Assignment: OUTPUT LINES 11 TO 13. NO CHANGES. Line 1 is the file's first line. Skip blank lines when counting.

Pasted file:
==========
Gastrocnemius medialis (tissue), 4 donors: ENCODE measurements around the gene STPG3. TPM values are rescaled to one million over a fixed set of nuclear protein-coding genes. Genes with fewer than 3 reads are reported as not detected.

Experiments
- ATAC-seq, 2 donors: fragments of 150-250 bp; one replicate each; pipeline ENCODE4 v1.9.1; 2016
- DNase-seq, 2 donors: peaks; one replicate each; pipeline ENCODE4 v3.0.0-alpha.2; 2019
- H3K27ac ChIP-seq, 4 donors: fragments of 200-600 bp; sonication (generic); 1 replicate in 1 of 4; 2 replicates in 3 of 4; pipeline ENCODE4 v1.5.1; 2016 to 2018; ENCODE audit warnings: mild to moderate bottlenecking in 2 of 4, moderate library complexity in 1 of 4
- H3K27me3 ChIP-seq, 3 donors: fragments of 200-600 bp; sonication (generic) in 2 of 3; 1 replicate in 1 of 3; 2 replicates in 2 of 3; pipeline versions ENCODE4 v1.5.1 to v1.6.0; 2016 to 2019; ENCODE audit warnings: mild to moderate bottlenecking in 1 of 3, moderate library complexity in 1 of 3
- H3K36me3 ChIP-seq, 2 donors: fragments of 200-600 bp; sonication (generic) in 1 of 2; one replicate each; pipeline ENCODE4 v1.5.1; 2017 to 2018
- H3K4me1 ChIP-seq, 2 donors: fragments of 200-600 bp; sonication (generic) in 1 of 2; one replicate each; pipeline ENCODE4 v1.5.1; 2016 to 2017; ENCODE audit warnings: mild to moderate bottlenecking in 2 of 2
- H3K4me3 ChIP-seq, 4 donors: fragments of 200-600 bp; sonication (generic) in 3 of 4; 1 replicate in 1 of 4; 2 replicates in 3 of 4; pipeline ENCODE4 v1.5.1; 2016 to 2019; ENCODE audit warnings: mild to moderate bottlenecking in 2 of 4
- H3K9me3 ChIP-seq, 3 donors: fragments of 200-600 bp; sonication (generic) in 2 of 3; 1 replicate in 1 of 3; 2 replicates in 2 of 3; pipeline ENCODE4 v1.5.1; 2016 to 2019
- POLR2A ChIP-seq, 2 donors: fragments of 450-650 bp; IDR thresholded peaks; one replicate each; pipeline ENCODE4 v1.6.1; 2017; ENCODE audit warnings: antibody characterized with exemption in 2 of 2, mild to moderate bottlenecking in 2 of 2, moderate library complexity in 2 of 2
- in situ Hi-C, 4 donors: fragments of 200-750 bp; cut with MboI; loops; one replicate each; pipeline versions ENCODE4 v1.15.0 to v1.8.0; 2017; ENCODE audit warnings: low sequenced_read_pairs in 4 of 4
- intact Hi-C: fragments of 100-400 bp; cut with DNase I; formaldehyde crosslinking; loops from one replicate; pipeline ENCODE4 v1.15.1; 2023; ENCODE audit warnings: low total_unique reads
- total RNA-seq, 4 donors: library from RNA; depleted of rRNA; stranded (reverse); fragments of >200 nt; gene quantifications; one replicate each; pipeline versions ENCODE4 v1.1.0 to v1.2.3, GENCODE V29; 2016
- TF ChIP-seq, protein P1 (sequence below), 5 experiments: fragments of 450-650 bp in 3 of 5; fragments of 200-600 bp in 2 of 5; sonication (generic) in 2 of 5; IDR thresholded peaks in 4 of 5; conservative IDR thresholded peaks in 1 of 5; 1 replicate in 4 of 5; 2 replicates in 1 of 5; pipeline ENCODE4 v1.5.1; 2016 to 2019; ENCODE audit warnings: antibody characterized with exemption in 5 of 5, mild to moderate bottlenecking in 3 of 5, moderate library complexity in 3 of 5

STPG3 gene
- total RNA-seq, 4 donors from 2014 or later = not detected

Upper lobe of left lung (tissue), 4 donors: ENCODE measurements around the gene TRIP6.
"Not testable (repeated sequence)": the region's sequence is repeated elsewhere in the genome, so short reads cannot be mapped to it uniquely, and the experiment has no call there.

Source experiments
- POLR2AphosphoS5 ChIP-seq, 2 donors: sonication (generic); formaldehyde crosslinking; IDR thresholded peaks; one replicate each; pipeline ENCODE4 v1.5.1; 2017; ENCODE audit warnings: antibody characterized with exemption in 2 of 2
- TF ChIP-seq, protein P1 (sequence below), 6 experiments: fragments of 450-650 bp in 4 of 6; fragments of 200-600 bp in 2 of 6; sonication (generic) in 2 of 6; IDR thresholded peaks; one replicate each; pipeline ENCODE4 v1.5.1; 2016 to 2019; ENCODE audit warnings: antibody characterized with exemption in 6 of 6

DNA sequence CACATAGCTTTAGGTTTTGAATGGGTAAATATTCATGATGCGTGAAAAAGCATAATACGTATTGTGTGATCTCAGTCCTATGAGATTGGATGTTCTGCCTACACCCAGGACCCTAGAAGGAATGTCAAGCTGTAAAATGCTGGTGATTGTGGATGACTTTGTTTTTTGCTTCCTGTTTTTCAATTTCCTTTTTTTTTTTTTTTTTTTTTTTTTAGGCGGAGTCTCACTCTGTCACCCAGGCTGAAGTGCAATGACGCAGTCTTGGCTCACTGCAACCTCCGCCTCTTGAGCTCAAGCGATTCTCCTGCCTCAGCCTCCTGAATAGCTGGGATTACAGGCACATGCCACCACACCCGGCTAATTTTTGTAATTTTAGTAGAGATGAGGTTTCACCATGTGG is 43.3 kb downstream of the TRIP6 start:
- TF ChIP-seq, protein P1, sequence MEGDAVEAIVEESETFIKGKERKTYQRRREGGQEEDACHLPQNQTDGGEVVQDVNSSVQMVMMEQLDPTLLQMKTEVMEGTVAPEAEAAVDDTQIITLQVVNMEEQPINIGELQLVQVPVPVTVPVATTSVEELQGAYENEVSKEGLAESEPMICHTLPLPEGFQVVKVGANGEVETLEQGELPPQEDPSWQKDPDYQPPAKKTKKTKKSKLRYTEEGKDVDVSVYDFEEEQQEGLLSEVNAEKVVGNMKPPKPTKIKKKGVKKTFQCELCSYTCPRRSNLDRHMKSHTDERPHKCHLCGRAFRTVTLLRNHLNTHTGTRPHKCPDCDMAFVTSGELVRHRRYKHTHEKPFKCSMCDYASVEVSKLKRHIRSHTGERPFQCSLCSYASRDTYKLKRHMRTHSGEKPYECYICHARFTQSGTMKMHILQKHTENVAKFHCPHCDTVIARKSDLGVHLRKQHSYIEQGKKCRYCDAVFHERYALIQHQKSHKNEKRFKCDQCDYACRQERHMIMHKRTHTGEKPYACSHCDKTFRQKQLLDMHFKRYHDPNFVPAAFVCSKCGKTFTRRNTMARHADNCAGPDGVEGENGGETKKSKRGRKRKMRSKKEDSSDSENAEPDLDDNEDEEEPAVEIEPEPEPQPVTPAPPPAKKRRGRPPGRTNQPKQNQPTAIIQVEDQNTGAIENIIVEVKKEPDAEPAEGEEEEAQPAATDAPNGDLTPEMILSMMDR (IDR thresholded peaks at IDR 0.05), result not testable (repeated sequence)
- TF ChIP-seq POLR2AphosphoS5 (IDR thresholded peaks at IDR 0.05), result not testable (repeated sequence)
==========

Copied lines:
- POLR2A ChIP-seq, 2 donors: fragments of 450-650 bp; IDR thresholded peaks; one replicate each; pipeline ENCODE4 v1.6.1; 2017; ENCODE audit warnings: antibody characterized with exemption in 2 of 2, mild to moderate bottlenecking in 2 of 2, moderate library complexity in 2 of 2
- in situ Hi-C, 4 donors: fragments of 200-750 bp; cut with MboI; loops; one replicate each; pipeline versions ENCODE4 v1.15.0 to v1.8.0; 2017; ENCODE audit warnings: low sequenced_read_pairs in 4 of 4
- intact Hi-C: fragments of 100-400 bp; cut with DNase I; formaldehyde crosslinking; loops from one replicate; pipeline ENCODE4 v1.15.1; 2023; ENCODE audit warnings: low total_unique reads